You need a web site – even if only as an on-line brochure. You need to advertise to get traffic to your web site. You can provide a web address in advertisements to provide further information or to capture customer information and orders. Digital television and the broadcasting revolution (including web TV) makes mass advertising practical and affordable for much smaller companies than previously. There are all sorts of new advertising media now available – electronic posters, information kiosks, banner advertisements, on-line directory entries etc. Interaction and multimedia are challenging the creative treatments of advertising as well.
Database technology aligned with digital printing of short runs of full colour promotional materials has had a dramatic impact on direct mail. Email lists make it easier to have more regular and focused communications with key customers and clients. The use of call centres and computer assisted voice telephony are rewriting the books on customer service and fulfilment. Permission marketing is where customers provide information about their needs and preferences and agree to the supplier using this information for further marketing activities.
Brochures and publications are now electronic, interactive and tailorable to the specific needs and interests of smaller markets and even individuals. On the WWW, the customer decides what information they require and in what order so some level of supplier control is lost. Desktop design and publishing is reducing the need for and cost of expensive designers and printers – sadly, good design is becoming rarer as more amateurs try their hands. Client communication programmes are much more easily maintained through the use of email and electronic communications – which also reduces the cost of postage. Media relations can be enhanced by providing background information and news releases on web sites. The Internet environment has generated a wide range of additional media which are hungry for good content.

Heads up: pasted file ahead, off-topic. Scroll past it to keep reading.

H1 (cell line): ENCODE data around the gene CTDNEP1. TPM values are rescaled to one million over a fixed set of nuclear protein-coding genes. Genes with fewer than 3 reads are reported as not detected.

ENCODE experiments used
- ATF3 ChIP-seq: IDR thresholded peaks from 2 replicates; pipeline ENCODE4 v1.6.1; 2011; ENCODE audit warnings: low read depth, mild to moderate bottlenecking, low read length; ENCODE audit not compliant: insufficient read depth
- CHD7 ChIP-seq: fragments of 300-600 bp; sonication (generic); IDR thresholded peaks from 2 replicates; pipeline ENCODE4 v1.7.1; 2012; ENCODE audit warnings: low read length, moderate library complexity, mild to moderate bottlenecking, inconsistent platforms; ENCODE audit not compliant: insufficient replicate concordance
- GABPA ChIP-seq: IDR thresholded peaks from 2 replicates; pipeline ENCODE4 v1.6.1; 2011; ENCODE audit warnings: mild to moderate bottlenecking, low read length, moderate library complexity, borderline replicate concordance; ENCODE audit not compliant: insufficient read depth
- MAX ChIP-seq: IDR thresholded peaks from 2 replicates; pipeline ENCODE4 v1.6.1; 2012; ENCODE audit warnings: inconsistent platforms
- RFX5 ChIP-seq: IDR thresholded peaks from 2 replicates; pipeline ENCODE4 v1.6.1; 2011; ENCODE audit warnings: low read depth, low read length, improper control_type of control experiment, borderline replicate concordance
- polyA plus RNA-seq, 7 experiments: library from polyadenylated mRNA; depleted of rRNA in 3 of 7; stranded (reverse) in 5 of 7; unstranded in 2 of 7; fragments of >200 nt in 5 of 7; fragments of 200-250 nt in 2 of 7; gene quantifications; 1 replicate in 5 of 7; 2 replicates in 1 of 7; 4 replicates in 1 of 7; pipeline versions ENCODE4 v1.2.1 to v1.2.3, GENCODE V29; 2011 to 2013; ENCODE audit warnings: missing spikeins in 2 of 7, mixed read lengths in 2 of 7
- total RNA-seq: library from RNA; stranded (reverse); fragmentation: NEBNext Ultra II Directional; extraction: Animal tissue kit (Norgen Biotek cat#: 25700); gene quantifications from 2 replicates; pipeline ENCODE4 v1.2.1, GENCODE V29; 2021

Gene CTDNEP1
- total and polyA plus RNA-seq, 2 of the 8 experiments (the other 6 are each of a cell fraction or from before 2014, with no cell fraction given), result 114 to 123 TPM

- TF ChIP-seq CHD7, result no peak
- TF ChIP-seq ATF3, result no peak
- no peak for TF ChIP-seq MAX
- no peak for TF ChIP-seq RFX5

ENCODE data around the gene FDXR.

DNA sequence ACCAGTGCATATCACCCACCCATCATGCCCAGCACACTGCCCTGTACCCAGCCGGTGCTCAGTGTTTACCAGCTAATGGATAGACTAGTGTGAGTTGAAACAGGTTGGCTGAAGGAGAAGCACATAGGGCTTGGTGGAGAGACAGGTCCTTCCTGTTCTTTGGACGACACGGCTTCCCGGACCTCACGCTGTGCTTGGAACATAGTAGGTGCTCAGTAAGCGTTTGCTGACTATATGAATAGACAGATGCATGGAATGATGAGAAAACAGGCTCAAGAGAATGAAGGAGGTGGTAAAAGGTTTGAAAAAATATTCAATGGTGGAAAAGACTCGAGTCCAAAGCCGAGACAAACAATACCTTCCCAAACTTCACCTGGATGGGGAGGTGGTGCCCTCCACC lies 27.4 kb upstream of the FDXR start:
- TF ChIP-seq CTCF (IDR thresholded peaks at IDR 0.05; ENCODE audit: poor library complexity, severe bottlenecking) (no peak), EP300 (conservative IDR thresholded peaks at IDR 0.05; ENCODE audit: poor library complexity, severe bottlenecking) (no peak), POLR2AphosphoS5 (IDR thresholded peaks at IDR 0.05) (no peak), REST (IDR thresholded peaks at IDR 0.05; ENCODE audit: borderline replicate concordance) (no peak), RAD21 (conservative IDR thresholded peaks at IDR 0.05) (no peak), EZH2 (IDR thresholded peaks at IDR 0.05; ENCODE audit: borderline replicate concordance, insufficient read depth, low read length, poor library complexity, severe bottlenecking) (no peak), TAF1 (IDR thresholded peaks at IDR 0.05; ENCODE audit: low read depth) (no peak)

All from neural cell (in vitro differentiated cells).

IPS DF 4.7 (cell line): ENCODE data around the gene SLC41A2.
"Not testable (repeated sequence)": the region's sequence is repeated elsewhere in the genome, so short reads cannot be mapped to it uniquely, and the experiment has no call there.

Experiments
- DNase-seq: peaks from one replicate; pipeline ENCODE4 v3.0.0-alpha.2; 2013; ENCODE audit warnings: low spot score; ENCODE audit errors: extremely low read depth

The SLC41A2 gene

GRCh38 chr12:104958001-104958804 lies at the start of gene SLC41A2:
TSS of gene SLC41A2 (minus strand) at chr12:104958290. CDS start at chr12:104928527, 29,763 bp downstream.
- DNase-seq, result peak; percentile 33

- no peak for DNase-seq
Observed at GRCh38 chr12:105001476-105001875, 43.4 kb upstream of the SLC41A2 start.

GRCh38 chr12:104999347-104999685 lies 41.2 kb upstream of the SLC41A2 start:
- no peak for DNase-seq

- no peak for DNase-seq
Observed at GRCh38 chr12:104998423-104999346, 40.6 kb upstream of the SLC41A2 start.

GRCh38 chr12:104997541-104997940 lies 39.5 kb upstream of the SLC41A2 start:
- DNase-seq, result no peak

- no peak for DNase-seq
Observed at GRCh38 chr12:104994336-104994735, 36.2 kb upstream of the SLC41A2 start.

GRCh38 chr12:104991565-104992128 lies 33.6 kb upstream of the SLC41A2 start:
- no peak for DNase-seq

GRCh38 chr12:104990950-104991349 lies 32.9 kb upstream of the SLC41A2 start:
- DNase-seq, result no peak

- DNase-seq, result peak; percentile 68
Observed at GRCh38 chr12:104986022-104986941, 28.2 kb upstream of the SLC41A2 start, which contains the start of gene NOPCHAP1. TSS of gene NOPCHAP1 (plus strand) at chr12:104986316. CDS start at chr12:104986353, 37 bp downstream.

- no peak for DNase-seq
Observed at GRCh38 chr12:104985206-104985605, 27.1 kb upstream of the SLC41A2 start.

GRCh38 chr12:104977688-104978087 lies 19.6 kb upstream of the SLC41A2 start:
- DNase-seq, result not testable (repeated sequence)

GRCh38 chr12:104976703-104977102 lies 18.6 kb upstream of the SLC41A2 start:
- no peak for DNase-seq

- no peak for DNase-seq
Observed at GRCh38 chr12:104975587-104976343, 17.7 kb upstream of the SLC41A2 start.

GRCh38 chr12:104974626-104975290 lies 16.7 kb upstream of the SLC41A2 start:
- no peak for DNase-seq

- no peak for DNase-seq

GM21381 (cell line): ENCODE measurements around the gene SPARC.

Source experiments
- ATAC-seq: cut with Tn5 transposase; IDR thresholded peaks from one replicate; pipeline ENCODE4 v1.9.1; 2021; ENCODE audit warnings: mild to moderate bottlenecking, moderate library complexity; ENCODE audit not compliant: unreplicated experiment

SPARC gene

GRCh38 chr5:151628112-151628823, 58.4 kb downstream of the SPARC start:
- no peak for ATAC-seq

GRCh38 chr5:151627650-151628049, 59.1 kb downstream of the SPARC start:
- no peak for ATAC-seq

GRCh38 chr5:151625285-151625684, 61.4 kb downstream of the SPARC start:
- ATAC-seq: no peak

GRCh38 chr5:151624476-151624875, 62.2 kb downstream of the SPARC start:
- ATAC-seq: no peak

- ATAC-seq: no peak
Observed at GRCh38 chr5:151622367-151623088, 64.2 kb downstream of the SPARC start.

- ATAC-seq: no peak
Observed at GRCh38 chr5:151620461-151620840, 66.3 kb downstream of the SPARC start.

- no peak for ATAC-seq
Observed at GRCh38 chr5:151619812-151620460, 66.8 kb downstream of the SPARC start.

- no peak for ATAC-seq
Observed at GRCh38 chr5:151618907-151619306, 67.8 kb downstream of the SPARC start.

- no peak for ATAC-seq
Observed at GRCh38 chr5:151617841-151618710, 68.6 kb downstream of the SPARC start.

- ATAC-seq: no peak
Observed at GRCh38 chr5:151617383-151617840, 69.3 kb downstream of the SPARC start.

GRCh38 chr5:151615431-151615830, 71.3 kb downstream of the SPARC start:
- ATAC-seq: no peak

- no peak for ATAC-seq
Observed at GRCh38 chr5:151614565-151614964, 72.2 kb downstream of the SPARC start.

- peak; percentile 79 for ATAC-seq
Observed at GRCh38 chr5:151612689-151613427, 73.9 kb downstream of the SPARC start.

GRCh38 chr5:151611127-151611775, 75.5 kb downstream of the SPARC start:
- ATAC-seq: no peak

Those tasked with selling can use the Internet to undertake fast research into prospects. Electronic presentations can be easily tailored and presented desk side or remotely (by email or teleconference). Databases have revolutionised client and contact management systems and field sales staff effectiveness and supervision.
The use of 3D simulations and virtual reality means you no longer have to create a real exhibition space or show suites. Giveaways are often technology flavoured (mousemats, screen savers, free software etc).
Malcolm McDonald provides a useful summary of the impact of technology on marketing:
Technology changes marketing:
- Integration – know your client
- Interactivity – beyond addressibility to dialogue
- Individualisation – information enabled tailoring
- Independence of location – death of distance
- Intelligence – informed strategy
- Industry restructuring – redrawing the marketing map